WR400 Not what I expected ??

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#1
Just thought I would run this by a few 4stroke-a-philes and WR/YZ riders ........
I bought a WR400 (1999) about 3 months ago and I have ridden it maybe 12 days or 500 miles or so. My first impression of this bike was great, Fantasitc motor, compliant suspension, well made, low maintenance, easy to work on, really a very nice motorcycle. At the track it is fairy competent, riding in the desert is great (geared a little low), but I mostly ride in to mountains here in Colorado and have begun to race Enduro (RMEC).
I ride this bike really well until the terrain gets difficult, then this bike would be easier to carry than ride. I'm talkin' mountain single track with off camber switch backs, roots, trees, and lots o' rocks. I cannot keep the bike on the trail ! It doesn't have any balance to it and requires a tremendous amount of strength to keep it from bouncing into to trees.
I am really disappointed in the way this bike handles. I bought it to use to race the enduro circuit on, but I can't ride it fast over terrain. I still have my 250 KTM that is a breeze on this type of stuff. Faster you go better it works....

So my question is .....Am I just not man enough for this bike? Is this just the way they are? Did I not spend the time to set it up correctly (I is for the most part stock) ? I have really only changed the tires and adjusted the clickers. I really want to like this bike I just can't ride it.
I am about to sell them both and buy a new KTM.

any opinions welcome.
 
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#2
I noticed when I got my WR 400 I was haveing a very hard time with it going slow. When I learned to keep my feet on the pegs and use the power we got along great! It just wanted me to use the power and suspension to work the knarly stuff. The only time I have trouble is riding with mega slow people in real tight slipery rocky fallen tree trails. I have to stop, get some space and make sure I am on the pegs and in position for an obsicale. Taking your feet off the pegs and putting them down and trying to push the bike around with your legs just puts your center of gravity off and below the bikes, so its gonna go where it wants to and not nessecarly where you are or want to :) .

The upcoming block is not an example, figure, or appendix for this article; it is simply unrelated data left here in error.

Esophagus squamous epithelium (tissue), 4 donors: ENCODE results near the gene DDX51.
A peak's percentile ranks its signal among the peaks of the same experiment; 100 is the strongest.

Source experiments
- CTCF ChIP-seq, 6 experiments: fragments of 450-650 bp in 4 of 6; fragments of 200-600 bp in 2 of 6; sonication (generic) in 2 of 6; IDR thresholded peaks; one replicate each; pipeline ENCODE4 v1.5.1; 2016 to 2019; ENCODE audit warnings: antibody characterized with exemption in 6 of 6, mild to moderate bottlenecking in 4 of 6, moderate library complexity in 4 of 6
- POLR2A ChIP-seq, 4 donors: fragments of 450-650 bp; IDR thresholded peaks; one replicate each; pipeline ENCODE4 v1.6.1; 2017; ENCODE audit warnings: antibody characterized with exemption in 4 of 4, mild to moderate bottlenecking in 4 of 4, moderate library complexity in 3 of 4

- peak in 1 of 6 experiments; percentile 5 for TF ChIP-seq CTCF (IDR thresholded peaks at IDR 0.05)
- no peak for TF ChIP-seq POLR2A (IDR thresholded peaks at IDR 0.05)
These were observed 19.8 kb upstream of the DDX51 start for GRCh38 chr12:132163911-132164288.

I recomend getting the suspension dialed in soft for tight rocky trails. Then its up to you to put your faith in the bikes suspension, power, and traction.

BTW, I am in south East Pa and love the trails. This bike gets more nimble every time I ride it. The more confident I am in the bike, the better I ride and the better it works, that in turn makes me more confident and so on :) .
Good luck.
If the bike feels to fast with the clutch out in 1st gear in rocky stuff, gear it down, you cant use the power to work the bike with the clutch in :) .
 
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#3
Do a search for WR mods in these forums or try thumpertalk.com, most people that ride these machines realize that the ergos are just a touch to high in stock trim. A few pepole I know swapped out the stock tank and seats with the regular YZ items to get a better handle on the bike and its higher center of gravity. Make sure you look into getting an enduro bend handlebar, this will help alot as well....just my two bits of copper.
 

weimedog

Damn Yankees
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#4
Going from a setup 2-stroke to an unfamiliar four stroke is a big change. That Yamaha will never feel the same as that KTM. Throttle response, engine braking, chassis, weight, location of that weight is ALL way different.

My bet is the power characteristics will be the first hurdle. Chassis setup next.
I also ride a big fourstroke in the single track. Took me quite a while to get used to the more abrupt delivery/trailing trottle transition. After developing a more quiet hand it was worth the learning curve as there are things the four stroke does better than the old two strokes I have owned. Things like going a gear higher than I would on a two stroke...let that four stroke chug in the tight stuff. I had to slow down to speed up in a sense.

Give that Yamaha a chance. Look at the positives and see if adjustment is possible before giving up on it.:)

Don't waste money on after market mods until you actually commit to learning that fourstroke beast. I love the guys who start by modifying the bike....got to modify the rider sometimes before working on the bike.:p

It may be that you just don't like four strokes! Nothing wrong with that...that's why those new KTM's are being built. Just give that Yamaha a honest chance first. Don't try to compare it with the past.
 
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#5
It doesn't have any balance to it
No bike has balance - that's the challenge of riding them - they're the only popular motor vehicle which requires a skilled pilot to keep from falling over!